WILLIAMSBURG — Artist Kara Walker’s much-anticipated public art exhibition in the Domino Sugar Factory opens Saturday, just days before the City Council is expected to grant final approval to the site’s development project.
Walker's sculpture, a massive sphinx-like figure, is made of 330 polystyrene blocks, coated by hand in 80 tons of sugar. The work is titled, “At the behest of Creative Time Kara E. Walker has confected: A Subtlety, or the Marvelous Sugar Baby an Homage to the unpaid and overworked Artisans who have refined our Sweet tastes from the cane fields to the Kitchens of the New World on the Occasion of the demolition of the Domino Sugar Refining Plant”.
The figure is more than 75 feet long and 35 feet high, and the features of its face evoke a stereotypical image of a female slave, with a handkerchief around her head. The sculpture is made of processed white sugar, however, bringing into focus the connection between sugar manufacturing and the history of slavery, since the refining process turns sugar from brown to white.
“I am extremely haunted by the work,” said Nato Thompson, the project’s curator, “so I am hoping that same kind of alluring freak-outness translates to broad audiences. It's meant to be provocative.”
The sphinx is accompanied by fifteen five-foot-high sculptures of young boys, arrayed in a procession leading to her. Although the figure is modeled after the sphinxes of Greek and Egyptian mythology, the title of the piece refers to intricate sugar sculptures, called subtleties, that were served to European aristocrats during the Middle Ages. This reference also suggests the race and class dynamics inherent in the production and consumption of sugar throughout history.
Walker is best known for her paper silhouettes and tableaus on narratives of power, sexuality and repression. Thompson said that although the form of this new piece is a significant departure from her previous work, Walker's themes remain constant.
“We reached out to Kara because of two reasons: the first being we had been trying to get her to sign on to a public artwork for many years. And the second being, the obvious historic connections between her work and the site,” Thompson said.
When asked what he hoped viewers would take away from the exhibition, Thompson said, "So many things, ranging from a love of art to a skeptical relationship to power. It is a complicated monument, after all."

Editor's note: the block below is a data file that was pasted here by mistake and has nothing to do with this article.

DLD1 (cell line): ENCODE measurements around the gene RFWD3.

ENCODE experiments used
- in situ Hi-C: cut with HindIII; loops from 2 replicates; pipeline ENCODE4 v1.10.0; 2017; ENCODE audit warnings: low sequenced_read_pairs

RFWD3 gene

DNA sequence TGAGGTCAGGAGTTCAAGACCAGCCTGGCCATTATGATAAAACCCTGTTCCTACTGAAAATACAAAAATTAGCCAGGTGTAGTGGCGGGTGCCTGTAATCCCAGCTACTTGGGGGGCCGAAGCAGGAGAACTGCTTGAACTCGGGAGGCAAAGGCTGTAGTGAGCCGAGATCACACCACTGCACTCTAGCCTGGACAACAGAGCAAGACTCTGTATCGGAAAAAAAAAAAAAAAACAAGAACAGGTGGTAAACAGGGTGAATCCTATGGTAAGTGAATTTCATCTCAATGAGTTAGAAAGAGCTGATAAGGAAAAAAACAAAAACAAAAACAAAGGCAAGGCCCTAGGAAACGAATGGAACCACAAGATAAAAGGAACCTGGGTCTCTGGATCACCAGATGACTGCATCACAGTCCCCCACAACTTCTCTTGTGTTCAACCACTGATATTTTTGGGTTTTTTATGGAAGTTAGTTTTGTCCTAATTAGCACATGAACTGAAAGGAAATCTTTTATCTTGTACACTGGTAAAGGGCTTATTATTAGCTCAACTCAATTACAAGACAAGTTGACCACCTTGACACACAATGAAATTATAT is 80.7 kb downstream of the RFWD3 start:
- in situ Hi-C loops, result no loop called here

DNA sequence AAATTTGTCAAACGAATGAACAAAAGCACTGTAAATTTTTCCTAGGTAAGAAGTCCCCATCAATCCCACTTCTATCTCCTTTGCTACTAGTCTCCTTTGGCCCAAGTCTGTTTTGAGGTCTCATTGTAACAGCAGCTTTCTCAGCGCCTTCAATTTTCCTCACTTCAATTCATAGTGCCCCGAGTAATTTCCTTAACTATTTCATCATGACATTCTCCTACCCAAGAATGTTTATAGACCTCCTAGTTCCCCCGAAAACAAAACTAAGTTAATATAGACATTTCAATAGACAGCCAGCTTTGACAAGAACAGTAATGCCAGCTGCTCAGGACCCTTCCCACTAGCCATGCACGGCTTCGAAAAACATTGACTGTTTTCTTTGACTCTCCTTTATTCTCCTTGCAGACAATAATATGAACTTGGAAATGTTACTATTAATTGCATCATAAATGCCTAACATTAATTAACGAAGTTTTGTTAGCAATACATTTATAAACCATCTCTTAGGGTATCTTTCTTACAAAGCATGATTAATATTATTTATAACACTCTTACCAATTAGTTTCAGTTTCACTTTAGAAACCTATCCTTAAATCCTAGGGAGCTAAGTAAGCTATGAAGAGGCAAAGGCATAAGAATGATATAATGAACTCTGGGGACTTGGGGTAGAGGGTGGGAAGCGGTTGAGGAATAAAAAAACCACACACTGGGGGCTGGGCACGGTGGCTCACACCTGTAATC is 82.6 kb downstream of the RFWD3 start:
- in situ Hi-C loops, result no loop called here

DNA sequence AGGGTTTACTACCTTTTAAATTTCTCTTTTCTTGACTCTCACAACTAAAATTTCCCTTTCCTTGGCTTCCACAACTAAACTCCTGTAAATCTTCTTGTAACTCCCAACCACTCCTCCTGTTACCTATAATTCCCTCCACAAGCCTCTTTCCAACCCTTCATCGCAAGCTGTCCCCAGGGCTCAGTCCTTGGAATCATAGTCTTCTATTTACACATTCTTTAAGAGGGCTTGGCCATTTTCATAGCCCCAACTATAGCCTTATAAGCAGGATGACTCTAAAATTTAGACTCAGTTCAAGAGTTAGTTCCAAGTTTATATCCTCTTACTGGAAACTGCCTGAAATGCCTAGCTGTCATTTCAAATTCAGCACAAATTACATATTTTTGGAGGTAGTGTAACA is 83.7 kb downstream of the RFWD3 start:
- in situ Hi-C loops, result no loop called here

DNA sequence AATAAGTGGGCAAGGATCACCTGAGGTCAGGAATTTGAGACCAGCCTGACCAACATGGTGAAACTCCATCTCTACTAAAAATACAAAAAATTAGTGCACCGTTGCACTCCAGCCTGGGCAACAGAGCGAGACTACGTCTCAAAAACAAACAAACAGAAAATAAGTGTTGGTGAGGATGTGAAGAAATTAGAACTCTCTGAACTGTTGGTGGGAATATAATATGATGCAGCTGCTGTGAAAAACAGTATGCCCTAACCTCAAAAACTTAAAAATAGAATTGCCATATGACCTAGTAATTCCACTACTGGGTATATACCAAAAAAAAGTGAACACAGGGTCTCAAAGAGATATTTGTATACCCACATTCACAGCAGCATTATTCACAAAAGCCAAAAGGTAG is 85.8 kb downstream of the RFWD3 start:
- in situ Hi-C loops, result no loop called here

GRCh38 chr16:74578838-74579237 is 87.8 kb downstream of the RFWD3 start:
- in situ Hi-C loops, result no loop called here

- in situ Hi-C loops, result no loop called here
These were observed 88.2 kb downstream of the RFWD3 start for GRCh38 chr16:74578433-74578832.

The exhibition has been under construction for nearly two months, with a production team of more than 30 people. The timing of its opening coincides with the final vote on the Domino development project, which is scheduled to take place at the City Council meeting on Wednesday.
The Domino Sugar Factory project, which involves the construction of new residential and commercial towers at the former factory site, was approved last month by the City Council's land use committee. The approval all but guarantees a green light for the development, will also include 537,000 square feet of affordable housing.
Lisa Kim, Cultural Affairs Director at Two Trees Management, the development firm behind the project, said the company supports the exhibition, since it provides the public an opportunity to visit the old factory space, in addition to viewing the art.
“The Domino Sugar factory is certainly a site that many people would want to get into and have access to,” she said. “It wasn’t a site that was safe to access before. It was full of years of sugar and molasses coating the floor. It wasn’t ready for people to come in to see and explore.”
Jed Walentas, a principal at Two Trees Management, is also a member of the executive board of Creative Time, the public art nonprofit behind Kara Walker’s project. Ann Pasternak, the group’s president and artistic director, reached out to him about putting together a public art show in the Domino space.
“Watching Kara Walkerʼs work come to life in the unadorned, expansive space of the Domino factory, with its molasses-covered walls and natural light, has been one of the most amazing aesthetic experiences I have had," Pasternak said in a statement.
"Creative Time commissions art that engages the critical issues of our day, and with 'A Subtlety' we are proud to be presenting one that is certain to spark important conversations on topics including race, labor, power, and much more,” she added.
The exhibition is free and open to the public beginning May 10 at noon. It will be open Fridays from 4 to 8 p.m., as well as Saturday and Sundays from 12 to 6 p.m. until it closes July 6.